The chart below shows the results of those projections. For the Highway Account, all the projections show that the balances in the account could brush up against the “safe” $4 billion mark as earlier as November 2020 – but because outlays slow down drastically when cold weather slows down outdoor construction activities, the Trust Fund would then recuperate slightly under those scenarios until April or May 2021, when the account would head below $4 billion and might start running of cash on a day-to-day basis here and there while waiting for the twice-monthly transfer of estimated taxes from the Treasury. The account could then hit a zero balance by June 2021, which would mean significant delays in payments to states, and unpaid bills that would continue to add up until Congress provides another bailout. (This slide was updated to somewhat more pessimistic scenario late on June 12 and the text of this paragraph updated accordingly.)

For the Mass Transit Account, the models show that the account could see its balances drop below the $1 billion safe mark by early April 2021, risking day-to-day cash shortages, and that the account could hit the zero mark by June 2021.

Share

Related Articles

Final Highway Trust Fund Tax Receipts Were Robust in FY 2020 - Suspiciously So

Final Highway Trust Fund Tax Receipts Were Robust in FY 2020 - Suspiciously So

The books have closed on federal fiscal year 2020, which ended on September 30, and despite coronavirus and its effects on travel and the...

Gasoline Production Plateau Continues at 10 percent Below 2019

Gasoline Production Plateau Continues at 10 percent Below 2019

Data from the Energy Department through the end of September continue to support the hypothesis that, post-lockdowns, U.S. gasoline...

10-Week CR, 1-Year FAST Act Extension Signed Into Law

10-Week CR, 1-Year FAST Act Extension Signed Into Law

At 1 a.m. on October 1, President Trump signed into law a 72-day stopgap appropriations bill (H.R. 8337) for fiscal year 2021 that also...

Gardner Bill Pushes Long-Sought Eastern Plains Interstate. But Big Hurdles Remain

Gardner Bill Pushes Long-Sought Eastern Plains Interstate. But Big Hurdles Remain

Gardner’s bill would not provide new funding for the highway. Designation is “just a way of attracting attention to the project and...

One-Year FAST Act Extension Passes House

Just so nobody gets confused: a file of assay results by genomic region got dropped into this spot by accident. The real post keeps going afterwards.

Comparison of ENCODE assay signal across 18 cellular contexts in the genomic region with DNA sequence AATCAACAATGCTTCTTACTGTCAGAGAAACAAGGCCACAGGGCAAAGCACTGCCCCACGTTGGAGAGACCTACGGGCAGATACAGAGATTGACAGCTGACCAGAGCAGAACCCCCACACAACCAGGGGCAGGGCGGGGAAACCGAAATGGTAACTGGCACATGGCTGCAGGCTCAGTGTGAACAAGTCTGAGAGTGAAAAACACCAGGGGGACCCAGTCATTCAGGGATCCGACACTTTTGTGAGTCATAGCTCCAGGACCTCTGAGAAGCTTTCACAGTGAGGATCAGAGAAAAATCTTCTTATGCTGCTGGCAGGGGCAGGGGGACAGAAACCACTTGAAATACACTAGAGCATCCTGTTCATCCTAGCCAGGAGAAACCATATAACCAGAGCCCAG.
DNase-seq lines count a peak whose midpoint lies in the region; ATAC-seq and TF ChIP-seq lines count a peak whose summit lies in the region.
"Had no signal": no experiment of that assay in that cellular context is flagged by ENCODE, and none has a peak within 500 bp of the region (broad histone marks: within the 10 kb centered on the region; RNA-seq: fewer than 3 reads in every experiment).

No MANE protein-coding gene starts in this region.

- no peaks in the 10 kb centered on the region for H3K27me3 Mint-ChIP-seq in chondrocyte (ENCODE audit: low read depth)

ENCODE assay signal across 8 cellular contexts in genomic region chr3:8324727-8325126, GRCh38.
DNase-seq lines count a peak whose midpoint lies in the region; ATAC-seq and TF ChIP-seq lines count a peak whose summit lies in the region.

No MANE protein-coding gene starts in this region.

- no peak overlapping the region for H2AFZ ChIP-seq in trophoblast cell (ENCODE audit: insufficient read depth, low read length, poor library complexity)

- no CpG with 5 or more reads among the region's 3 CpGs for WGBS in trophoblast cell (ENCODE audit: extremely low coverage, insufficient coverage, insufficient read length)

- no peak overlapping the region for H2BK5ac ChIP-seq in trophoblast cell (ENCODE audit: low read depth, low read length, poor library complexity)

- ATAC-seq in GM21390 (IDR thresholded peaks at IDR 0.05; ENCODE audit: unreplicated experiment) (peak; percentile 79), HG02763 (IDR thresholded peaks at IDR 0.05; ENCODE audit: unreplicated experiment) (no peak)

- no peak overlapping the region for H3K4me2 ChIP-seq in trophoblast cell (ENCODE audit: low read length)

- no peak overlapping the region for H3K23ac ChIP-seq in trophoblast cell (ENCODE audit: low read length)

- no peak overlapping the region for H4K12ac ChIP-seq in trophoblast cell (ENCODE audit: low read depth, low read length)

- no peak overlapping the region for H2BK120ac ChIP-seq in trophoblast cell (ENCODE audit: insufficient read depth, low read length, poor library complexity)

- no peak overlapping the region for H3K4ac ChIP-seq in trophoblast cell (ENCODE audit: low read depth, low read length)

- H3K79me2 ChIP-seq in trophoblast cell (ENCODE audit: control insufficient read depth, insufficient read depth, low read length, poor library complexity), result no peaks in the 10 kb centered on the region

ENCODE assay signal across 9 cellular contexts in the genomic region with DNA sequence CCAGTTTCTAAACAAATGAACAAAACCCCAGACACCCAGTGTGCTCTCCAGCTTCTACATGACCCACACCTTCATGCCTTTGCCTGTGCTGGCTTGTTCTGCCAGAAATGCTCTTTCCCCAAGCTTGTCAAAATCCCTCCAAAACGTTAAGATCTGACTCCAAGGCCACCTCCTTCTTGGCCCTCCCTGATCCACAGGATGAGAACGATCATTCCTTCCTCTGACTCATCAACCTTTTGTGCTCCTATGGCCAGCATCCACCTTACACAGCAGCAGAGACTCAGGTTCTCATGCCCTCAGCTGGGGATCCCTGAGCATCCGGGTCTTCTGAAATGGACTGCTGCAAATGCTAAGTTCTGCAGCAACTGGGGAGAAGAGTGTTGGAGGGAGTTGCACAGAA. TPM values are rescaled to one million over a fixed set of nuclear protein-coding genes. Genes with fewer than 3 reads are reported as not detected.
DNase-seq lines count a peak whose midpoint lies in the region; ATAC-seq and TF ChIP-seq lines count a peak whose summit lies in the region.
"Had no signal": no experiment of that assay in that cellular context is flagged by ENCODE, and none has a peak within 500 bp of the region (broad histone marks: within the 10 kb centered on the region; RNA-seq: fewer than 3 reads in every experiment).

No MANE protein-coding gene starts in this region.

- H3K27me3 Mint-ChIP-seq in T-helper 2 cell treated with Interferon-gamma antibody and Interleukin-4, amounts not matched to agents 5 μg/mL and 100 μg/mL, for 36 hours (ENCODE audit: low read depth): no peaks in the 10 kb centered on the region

One-Year FAST Act Extension Passes House

The House of Representatives has passed a one-year extension of FAST Act funding and policy as Division B of a larger fiscal-year-end...

House-Passed Extension Gives Highway Funding Increase to Texas and Colorado - And No One Else

House-Passed Extension Gives Highway Funding Increase to Texas and Colorado - And No One Else

As predicted earlier this week by ETW with 99.999 percent accuracy, the Federal Highway Administration has confirmed to Congress that the...

Rapid Response Webinar: AMA with Jeff Davis on CR and FAST Act Extension

Rapid Response Webinar: AMA with Jeff Davis on CR and FAST Act Extension

Congress is acting on a ten-week appropriations extension and a year-long FAST Act extension. How will these be implemented, and what does...

Estimated State-by-State Highway Funding Under 1-Year FAST Act Extension

Estimated State-by-State Highway Funding Under 1-Year FAST Act Extension

This is a two-sheet Excel spreadsheet. Sheet one is a table showing the process by which the Federal Highway Administration will apportion...

One-Year Surface Extension, 72-Day Appropriations CR Introduced in House

One-Year Surface Extension, 72-Day Appropriations CR Introduced in House

The text of a 72-day extension of fiscal year 2020 appropriations into fiscal year 2021, accompanied by extension of other unfinished...

Short-Term Appropriations Extension to Carry One-Year, Flat-Line HTF Funding Extension

Short-Term Appropriations Extension to Carry One-Year, Flat-Line HTF Funding Extension

Congress is waiting for the release of the text of a package of stopgap appropriations and other extensions that are scheduled for House...

1956 Treasury Secretary Letter to Harry Byrd on Pay-As-You-Build Highways

1956 Treasury Secretary Letter to Harry Byrd on Pay-As-You-Build Highways

This PDF is a copy of a letter from Treasury Secretary George Humphrey to Senate Finance Committee chairman Harry Byrd (D-VA), dated March...

Administration Befuddles Congress With Highway Trust Fund Revenue Estimates

Administration Befuddles Congress With Highway Trust Fund Revenue Estimates

As legislators and Congressional staff negotiate the parameters of what increasingly looks like a one-year extension of the FAST Act, the...

Be Part of the Conversation
Sign up to receive news, events, publications, and course notifications.
No thanks